Tag Archive for Elmore Leonard

Stories Behind the Story: The Case of the Frog-Jumping Contest

There’s a little bit of Mark Twain in this book, mostly from two sources, his short story “The Notorious Jumping Frog of Calaveras County,” and, of course, his Huckleberry Finn character.

The story begins with a standard thriller device, the ticking bomb. Throw a deadline into a standard mystery and you immediately ratchet up the tension. In this case, look at the book’s opening paragraphs:

“My frog is missing,” croaked Stringbean Noonan. “And I MUST have him back by this Sunday at noon.”

“Sunday at noon?!” Mila exclaimed. “That’s only twenty-four hours from now.”

Stringbean stuffed two dollars into my coin jar. “There’s more where that came from,” he sniffed. “Just find that frog.”

Adonis, the missing frog, was no ordinary frog. (Love that name, btw.) He was a champion jumper with hops to spare, and there was a big frog-jumping contest coming up — with a $20 cash prize for the longest leap.

So already we’ve added motive to the mystery.

“Twenty dollars,” I whistled. “That’s a lot of money.”

I borrowed the first Twain idea in Chapter Five, “Want to Bet?” Most famously, there’s a character in Twain’s “The Notorious Jumping Frog from Calaveras County,” a noted gambler named Jim Smiley, who loves to bet. On anything. And everything. Twain describes him thus in the story:

“If he even seen a straddle bug start to go anywheres, he would bet you how long it would take him to get to — to wherever he going to, and if you took him up, he would foller that straddle bug to Mexico but what he would find out where he was bound for and how long he was on the road.”

Anyway, I reread the story during the brainstorming stages of the book, when I was casting about for ideas, so I decided to give that character trait to a minor character, Jigsaw’s classmate, Eddie Becker, who I had established in previous books as being highly motivated by money.

Eddie loved to bet — and there wasn’t anything in the world he wouldn’t bet on. Two birds might be sitting on a telephone line. Eddie would bet which one would fly away first. He’d bet on a ball game or the color of the next car that drove down the street. The weirder the bet, the happier he was. Eddie was just one of those guys who needed to keep things interesting. Regular life wasn’t quite enough for him. Nah, there had to be something riding on it.

Jigsaw and Eddie enjoy a friendly bet. Later Eddie casually mentions a new suspect, Sasha Mink (another name I love). With Adonis now out of the way, Sasha stands to win the frog-jumping contest with her entry, Brooklyn. Eddie tells Jigsaw that she lives in the big house on the corner of Penny Lane and Abbey Road.

(These Jigsaw Jones books are loaded with pop culture references that likely float over the heads of 98% of readers. Just for fun — and for Mom or Dad who might be reading the story aloud.)

Jigsaw eventually decides he needs to learn more about frogs, so he enlists the aid of Slim Palmer, the best frog trainer in town. Here’s an illustration of Slim, as drawn by the book’s wonderful illustrator, Jamie Smith.

Look like anybody you know?

That’s Huckleberry Finn, folks. And the resemblance is intentional.

I had great fun writing the “frog whisperer” chapters, where Jigsaw meets 14-year-old Slim Palmer (and there’s a nod to Chili Palmer here, too, from the movie “Get Shorty,” based on the book by Elmore Leonard, just his casual cool). Another side note: that’s one of the advantages of writing detective stories. Each new mystery takes the detective out into the world — a bastion of moral integrity in a world gone sour: in this case, the second-grade version — where he meets new characters, good and bad. It keeps the series fresh for readers, and entertaining to write, too. Whenever the series felt boring or stale, I knew it was time for Jigsaw (and me) to encounter new faces and places.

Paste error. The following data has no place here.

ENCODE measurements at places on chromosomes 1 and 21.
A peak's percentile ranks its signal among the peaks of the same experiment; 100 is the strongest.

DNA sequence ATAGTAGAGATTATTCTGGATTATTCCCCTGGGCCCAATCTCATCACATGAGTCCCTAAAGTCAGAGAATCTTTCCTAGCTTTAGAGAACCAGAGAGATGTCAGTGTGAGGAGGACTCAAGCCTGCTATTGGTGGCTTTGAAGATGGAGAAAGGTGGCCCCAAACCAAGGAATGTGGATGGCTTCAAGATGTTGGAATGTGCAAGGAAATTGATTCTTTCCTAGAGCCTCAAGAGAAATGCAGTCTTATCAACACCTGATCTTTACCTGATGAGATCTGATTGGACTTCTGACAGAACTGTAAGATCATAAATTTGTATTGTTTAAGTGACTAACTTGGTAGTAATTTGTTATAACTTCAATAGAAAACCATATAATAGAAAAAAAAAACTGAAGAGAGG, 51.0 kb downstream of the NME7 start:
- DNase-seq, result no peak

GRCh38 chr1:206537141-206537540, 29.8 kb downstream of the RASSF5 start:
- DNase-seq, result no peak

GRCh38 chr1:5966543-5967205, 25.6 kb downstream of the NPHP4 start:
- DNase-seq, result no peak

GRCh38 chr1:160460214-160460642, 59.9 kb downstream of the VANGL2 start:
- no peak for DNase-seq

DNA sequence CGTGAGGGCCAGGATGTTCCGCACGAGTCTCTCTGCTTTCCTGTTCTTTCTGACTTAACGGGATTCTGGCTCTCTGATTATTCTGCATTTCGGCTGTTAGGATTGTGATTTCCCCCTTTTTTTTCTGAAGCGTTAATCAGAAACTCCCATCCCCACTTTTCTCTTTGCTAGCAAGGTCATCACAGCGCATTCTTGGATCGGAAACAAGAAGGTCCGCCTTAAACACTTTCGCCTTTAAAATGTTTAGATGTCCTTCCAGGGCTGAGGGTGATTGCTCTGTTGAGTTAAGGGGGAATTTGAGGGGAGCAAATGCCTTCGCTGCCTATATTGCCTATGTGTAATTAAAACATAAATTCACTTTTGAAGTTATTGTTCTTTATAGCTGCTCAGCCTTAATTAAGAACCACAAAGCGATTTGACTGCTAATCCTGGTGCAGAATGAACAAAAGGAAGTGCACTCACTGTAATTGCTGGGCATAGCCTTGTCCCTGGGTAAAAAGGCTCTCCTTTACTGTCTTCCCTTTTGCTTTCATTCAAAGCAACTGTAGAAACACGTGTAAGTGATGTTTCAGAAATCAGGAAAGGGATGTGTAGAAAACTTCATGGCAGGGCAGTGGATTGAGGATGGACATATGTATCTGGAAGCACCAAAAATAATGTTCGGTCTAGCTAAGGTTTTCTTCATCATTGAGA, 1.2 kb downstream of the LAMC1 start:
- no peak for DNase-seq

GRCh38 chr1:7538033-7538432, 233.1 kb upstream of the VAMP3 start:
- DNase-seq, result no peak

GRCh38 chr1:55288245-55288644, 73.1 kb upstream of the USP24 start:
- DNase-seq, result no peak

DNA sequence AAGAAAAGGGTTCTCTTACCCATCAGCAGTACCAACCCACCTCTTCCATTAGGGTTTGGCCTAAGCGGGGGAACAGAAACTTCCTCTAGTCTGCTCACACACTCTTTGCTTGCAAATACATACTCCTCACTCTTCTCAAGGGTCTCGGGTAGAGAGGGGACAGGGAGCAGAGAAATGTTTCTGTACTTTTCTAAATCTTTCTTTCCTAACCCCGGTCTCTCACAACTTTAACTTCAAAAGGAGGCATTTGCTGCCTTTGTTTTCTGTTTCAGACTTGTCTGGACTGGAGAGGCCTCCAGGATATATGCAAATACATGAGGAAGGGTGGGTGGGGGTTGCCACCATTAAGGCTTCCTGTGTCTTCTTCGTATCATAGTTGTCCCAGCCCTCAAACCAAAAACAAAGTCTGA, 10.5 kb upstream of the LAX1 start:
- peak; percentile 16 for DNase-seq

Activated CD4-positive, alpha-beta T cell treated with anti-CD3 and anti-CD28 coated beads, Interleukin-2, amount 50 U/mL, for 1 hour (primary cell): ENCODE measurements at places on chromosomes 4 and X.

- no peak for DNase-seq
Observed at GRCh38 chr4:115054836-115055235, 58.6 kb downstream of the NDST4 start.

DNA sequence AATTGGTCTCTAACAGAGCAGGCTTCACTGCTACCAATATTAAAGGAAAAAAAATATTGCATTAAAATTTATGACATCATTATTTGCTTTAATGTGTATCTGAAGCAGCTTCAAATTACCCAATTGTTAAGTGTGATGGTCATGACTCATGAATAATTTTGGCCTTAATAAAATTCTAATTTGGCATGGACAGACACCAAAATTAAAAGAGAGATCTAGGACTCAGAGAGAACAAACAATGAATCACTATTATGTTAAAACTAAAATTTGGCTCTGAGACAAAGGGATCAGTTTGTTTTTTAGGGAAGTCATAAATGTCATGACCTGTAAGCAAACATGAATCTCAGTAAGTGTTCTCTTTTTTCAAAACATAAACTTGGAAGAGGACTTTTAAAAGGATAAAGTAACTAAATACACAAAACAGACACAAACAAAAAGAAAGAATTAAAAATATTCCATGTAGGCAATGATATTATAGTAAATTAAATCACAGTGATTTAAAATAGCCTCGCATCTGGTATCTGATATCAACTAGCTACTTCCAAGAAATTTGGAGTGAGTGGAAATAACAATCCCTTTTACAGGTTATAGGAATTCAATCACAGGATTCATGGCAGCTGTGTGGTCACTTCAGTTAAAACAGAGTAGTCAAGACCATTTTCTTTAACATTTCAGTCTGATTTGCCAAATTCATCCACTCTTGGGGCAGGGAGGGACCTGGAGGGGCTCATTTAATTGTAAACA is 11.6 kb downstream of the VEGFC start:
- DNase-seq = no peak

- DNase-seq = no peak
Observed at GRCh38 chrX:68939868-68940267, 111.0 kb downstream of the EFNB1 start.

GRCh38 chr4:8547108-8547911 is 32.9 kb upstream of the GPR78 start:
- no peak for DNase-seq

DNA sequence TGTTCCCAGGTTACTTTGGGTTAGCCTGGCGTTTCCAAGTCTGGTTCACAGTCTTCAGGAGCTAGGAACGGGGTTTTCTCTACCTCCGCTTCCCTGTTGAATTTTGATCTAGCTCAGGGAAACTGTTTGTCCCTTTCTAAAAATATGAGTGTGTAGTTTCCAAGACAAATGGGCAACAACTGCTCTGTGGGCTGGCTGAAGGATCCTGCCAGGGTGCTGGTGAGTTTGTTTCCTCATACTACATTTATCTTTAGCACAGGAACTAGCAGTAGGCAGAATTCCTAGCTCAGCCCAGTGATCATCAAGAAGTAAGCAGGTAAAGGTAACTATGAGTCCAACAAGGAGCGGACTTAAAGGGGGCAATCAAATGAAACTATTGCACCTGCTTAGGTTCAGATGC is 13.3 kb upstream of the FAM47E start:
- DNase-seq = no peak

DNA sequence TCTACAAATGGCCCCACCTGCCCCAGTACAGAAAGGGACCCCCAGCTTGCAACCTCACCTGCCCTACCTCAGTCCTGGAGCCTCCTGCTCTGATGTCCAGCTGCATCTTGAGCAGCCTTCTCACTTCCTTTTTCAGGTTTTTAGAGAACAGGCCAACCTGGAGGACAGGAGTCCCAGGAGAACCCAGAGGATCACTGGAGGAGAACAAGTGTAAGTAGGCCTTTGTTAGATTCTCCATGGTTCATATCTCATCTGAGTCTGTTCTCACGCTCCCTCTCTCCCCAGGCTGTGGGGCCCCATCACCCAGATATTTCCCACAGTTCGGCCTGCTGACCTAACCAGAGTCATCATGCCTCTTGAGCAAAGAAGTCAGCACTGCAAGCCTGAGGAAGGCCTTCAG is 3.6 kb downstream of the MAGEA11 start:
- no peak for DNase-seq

“You’re going about this case all wrong,” Slim told me. “First thing you got to do is you got to start thinking like a frog.”

“Thinking like a frog?” I repeated.

“Exactamundo,” Slim said with a sharp nod.

“Ribbit,” I croaked.

“I’m not joking,” Slim protested. “Frogs are serious creatures. They don’t joke around.”

I researched on the internet how to catch frogs, learned some things about using a burlap bag and a flashlight, so wrote a scene where Slim urged Jigsaw to step (reluctantly) into a rather gross lake. Together they succeed in snagging a frog, and before he departs, Slim offers one final bit of advice:

“Oh, don’t you worry,” Slim said. “You’ll be fine. Just remember what I said. You have to be kind to that frog. Treat him nice, like he’s your little brother or something. A happy frog is a good jumping frog. You have to love him. A frog gets scared or nervous, he’ll jump sideways, backways, anyways. You’ll never win nothing with a jittery frog.”

Slim also advised Jigsaw to keep his frog with a pan of water. It was important to keep them wet. As he explained, “You don’t want a dry frog. They don’t jump so good when they’re dead.”

POSTSCRIPT: I have to share this letter that I was handed last week on a visit to Tioga Hills Elementary. One student, Alyssa, apparently read a book a day in preparation for my arrival — and wrote a letter to me about each one. Amazing, amazing. I have more than a dozen letters from Alyssa. Here’s the one she wrote for The Case of the Frog-Jumping Contest. Thank you, Alyssa, you rock.

NOTE: THANKS FOR STOPPING BY, I’LL BE AWAY ON SCHOOL VISITS ALL WEEK, THIS TIME TRAVELING DOWN TO SICKLERVILLE AND MARLTON, NEW JERSEY.

Rules for Writing

The Guardian recently ran a series of two articles titled, “Ten Rules for Writing Fiction.” It was inspired by Elmore Leonard’s famous and fabulous list (which I wrote about back in Oct, 2008). The folks at The Guardian asked a long list of impressive writers for their personal do’s and don’ts. You can check out the original, lengthy articles here . . . and here.